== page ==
Children can make things happen. Steve Voake reports on the value of teaching them to believe in their own abilities
When the national curriculum Handbook for Primary Teachers was published in 1999, it stated that "Education influences and reflects the values of society, and the kind of society we want it to be... the curriculum should enable pupils to think creatively and critically, to solve problems and to make a difference for the better."
All good stuff, but the fact that a school's success is increasingly judged by national test results has led many to conclude that - in order to survive - they must concentrate on teaching children those things which can be tested. Unfortunately, this subtle shift towards a more didactic style has left many children feeling that education is something "they have done to them".
If we want to build an inclusive society which values creativity and individuality, then we need to do more than just supply the tools. We need to give our children the skills and confidence with which to invent their own future. This is where the teaching of self-efficacy comes in.
To put it simply, self-efficacy is the belief in your own ability to make something happen, to bring it about. A while back, I was talking to a group of children about what they would be doing at the weekend. Some said they might go shopping, one or two others said they would probably watch the television or play on the computer, others said they didn't know. So then I asked the question: "What would you like to do?"
After a few minutes' discussion, it turned out that their answers were very different. One girl suggested that, rather than just going shopping with her parents, she would like to have her friends over.
Taking this as an example, I asked her to try and create a strong picture in her mind, to imagine exactly what the weekend would look like when it happened. Who would be there? What fun things would they do? Once this picture was established, she realised that she wanted it to happen far more than when it was just a vague thought. The picture pulled her towards it.
This was a good thing, we decided, because it created the energy inside her which made her want to make it happen.
Using that energy, we turned to the next job, which was deciding what steps she would need to take in order to turn the vision into reality. She made a detailed plan which involved talking to her parents, organising activities and phoning her friends.
When I saw her again on Monday morning, she told me that it had all worked out just as she'd pictured it. "We had a brilliant time," she said. Talking to the rest of the class, it seemed that many of them had done the things that they had planned.
But here's the interesting part: not only were they happy about it, but they all seemed genuinely surprised. Like many of us, they hadn't realised that instead of waiting for something outside to change, you can actually change it yourself.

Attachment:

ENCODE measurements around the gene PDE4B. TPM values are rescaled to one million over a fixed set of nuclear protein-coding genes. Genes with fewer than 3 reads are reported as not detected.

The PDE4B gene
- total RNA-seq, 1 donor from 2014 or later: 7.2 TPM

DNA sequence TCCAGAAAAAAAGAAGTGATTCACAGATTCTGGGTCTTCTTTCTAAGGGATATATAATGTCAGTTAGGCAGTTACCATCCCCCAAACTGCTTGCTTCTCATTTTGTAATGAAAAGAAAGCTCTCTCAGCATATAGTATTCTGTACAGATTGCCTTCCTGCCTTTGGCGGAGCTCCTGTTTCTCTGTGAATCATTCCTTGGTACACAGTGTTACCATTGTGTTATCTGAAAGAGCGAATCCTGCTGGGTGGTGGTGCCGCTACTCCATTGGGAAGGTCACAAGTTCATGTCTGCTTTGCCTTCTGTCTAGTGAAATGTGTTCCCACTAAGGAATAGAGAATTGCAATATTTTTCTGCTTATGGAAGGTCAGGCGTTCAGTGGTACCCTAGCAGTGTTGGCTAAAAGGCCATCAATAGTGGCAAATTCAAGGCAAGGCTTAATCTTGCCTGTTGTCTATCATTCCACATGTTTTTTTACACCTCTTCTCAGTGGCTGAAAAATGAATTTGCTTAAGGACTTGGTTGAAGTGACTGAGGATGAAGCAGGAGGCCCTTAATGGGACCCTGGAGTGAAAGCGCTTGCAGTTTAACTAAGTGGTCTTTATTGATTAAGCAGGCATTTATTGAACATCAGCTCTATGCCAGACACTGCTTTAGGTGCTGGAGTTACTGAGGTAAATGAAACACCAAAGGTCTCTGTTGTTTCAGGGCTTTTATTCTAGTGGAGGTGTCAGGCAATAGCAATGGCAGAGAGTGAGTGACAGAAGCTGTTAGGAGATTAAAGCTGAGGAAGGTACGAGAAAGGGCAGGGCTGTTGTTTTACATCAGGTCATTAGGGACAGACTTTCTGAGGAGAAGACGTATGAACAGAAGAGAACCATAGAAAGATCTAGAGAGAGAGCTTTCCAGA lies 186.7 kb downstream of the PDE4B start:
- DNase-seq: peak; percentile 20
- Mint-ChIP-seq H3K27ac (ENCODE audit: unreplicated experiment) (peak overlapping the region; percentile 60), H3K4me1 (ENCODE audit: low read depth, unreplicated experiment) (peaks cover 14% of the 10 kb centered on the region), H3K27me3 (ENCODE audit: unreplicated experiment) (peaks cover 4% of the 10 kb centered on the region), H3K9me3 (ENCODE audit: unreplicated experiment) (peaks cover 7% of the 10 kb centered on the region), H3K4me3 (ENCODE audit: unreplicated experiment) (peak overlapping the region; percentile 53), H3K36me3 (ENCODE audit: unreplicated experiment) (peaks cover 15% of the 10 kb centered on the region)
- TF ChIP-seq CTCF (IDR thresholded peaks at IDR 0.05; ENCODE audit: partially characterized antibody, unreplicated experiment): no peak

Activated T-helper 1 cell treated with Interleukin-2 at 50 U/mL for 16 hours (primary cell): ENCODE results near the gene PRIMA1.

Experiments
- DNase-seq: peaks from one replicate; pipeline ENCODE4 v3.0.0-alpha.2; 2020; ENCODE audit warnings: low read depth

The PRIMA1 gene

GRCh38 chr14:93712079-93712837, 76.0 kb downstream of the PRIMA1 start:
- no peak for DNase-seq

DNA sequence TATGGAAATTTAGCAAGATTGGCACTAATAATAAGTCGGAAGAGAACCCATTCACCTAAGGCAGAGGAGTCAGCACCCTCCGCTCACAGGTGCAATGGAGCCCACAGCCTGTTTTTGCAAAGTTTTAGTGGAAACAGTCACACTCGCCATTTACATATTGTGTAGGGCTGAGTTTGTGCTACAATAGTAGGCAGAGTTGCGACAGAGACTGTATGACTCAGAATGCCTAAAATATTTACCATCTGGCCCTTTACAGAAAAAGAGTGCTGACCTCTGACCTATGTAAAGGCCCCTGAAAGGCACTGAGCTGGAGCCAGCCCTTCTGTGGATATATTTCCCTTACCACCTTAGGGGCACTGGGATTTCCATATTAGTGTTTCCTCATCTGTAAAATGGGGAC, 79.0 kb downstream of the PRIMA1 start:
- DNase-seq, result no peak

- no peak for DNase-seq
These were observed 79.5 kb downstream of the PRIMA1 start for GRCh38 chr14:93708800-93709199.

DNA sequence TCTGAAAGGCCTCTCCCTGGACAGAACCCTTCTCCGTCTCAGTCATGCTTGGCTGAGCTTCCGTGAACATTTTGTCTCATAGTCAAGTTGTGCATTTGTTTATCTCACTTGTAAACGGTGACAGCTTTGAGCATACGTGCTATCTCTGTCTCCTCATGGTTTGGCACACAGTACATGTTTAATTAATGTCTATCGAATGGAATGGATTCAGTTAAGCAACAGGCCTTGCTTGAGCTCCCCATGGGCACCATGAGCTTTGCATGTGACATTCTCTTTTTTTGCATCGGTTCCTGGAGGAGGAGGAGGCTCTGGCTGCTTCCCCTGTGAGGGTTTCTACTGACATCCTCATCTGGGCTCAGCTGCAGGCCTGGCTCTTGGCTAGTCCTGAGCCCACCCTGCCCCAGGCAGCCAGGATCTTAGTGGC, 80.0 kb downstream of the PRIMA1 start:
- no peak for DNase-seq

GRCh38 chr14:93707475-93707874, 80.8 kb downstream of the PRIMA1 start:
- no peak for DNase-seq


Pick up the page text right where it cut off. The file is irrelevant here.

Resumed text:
So we discussed the importance of self-confidence and belief: "If you think you can, or you think you can't, then you are probably right." And we saw examples of people who had believed that they could achieve something despite everyone telling them that they couldn't, for example Gertrude Ederle, the first woman to swim the Channel.
Then the children made "dream packets" for themselves, full of little notes and pictures of what that they wanted to do and be in the future. We talked about the importance of dreams and agreed that although they do not always turn out as we plan, they usually take us closer to where we would like to be.
And over the next few weeks, we discussed many related topics - such as how our habits and attitudes can prevent us from doing things differently, even when we know that a change will make things better (try folding your arms a different way to see how even the smallest changes can be uncomfortable).
At the end of these sessions, a survey showed that the percentage of children with high self-esteem had increased by almost 50 per cent. All good news, but far better news was the fact that the children now felt they had some control over their lives, that they could actually change things in the world for the better.
When you think about it, we all spend much of our lives waiting for things to happen. We don't allow ourselves to want what we don't believe we can cause, so too often we aim low to avoid disappointment.
But it doesn't have to be that way. And if we are to leave our children with any legacy at all, perhaps it should be the belief that one day their dreams might just come true.
Steve Voake is headteacher of Kilmersdon Primary School, Somerset, and facilitator for the Investment In Excellence programme which teaches the development of self-efficacy.
His children's novel The Dreamwalker's Child is published this week by Faber Faber